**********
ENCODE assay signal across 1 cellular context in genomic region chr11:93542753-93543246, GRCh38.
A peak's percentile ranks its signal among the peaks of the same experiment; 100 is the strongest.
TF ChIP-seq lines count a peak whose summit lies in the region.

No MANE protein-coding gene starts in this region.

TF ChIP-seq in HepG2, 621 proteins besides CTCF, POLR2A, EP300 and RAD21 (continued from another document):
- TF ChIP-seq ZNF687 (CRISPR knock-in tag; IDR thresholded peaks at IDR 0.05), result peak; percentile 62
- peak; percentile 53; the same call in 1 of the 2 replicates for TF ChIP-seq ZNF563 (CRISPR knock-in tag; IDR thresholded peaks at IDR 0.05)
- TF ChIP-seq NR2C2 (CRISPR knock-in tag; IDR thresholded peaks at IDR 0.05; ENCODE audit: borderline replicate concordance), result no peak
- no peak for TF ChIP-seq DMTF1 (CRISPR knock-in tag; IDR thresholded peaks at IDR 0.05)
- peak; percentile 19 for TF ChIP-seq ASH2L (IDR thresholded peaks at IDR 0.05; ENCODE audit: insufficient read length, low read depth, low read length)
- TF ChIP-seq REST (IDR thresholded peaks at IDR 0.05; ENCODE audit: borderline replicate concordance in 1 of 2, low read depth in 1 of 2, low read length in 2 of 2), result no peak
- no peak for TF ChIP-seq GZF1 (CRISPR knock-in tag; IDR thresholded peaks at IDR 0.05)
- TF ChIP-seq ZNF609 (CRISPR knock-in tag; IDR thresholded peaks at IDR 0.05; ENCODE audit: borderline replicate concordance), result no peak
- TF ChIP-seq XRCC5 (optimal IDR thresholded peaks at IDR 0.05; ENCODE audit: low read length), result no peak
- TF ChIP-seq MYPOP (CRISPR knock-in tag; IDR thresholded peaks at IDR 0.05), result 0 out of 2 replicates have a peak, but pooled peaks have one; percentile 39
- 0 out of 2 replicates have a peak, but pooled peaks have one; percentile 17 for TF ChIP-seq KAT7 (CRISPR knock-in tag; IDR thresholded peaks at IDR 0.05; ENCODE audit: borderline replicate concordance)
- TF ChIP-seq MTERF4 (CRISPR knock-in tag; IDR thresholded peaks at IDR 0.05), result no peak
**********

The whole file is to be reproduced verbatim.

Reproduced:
ENCODE assay signal across 1 cellular context in genomic region chr11:93542753-93543246, GRCh38.
A peak's percentile ranks its signal among the peaks of the same experiment; 100 is the strongest.
TF ChIP-seq lines count a peak whose summit lies in the region.

No MANE protein-coding gene starts in this region.

TF ChIP-seq in HepG2, 621 proteins besides CTCF, POLR2A, EP300 and RAD21 (continued from another document):
- TF ChIP-seq ZNF687 (CRISPR knock-in tag; IDR thresholded peaks at IDR 0.05), result peak; percentile 62
- peak; percentile 53; the same call in 1 of the 2 replicates for TF ChIP-seq ZNF563 (CRISPR knock-in tag; IDR thresholded peaks at IDR 0.05)
- TF ChIP-seq NR2C2 (CRISPR knock-in tag; IDR thresholded peaks at IDR 0.05; ENCODE audit: borderline replicate concordance), result no peak
- no peak for TF ChIP-seq DMTF1 (CRISPR knock-in tag; IDR thresholded peaks at IDR 0.05)
- peak; percentile 19 for TF ChIP-seq ASH2L (IDR thresholded peaks at IDR 0.05; ENCODE audit: insufficient read length, low read depth, low read length)
- TF ChIP-seq REST (IDR thresholded peaks at IDR 0.05; ENCODE audit: borderline replicate concordance in 1 of 2, low read depth in 1 of 2, low read length in 2 of 2), result no peak
- no peak for TF ChIP-seq GZF1 (CRISPR knock-in tag; IDR thresholded peaks at IDR 0.05)
- TF ChIP-seq ZNF609 (CRISPR knock-in tag; IDR thresholded peaks at IDR 0.05; ENCODE audit: borderline replicate concordance), result no peak
- TF ChIP-seq XRCC5 (optimal IDR thresholded peaks at IDR 0.05; ENCODE audit: low read length), result no peak
- TF ChIP-seq MYPOP (CRISPR knock-in tag; IDR thresholded peaks at IDR 0.05), result 0 out of 2 replicates have a peak, but pooled peaks have one; percentile 39
- 0 out of 2 replicates have a peak, but pooled peaks have one; percentile 17 for TF ChIP-seq KAT7 (CRISPR knock-in tag; IDR thresholded peaks at IDR 0.05; ENCODE audit: borderline replicate concordance)
- TF ChIP-seq MTERF4 (CRISPR knock-in tag; IDR thresholded peaks at IDR 0.05), result no peak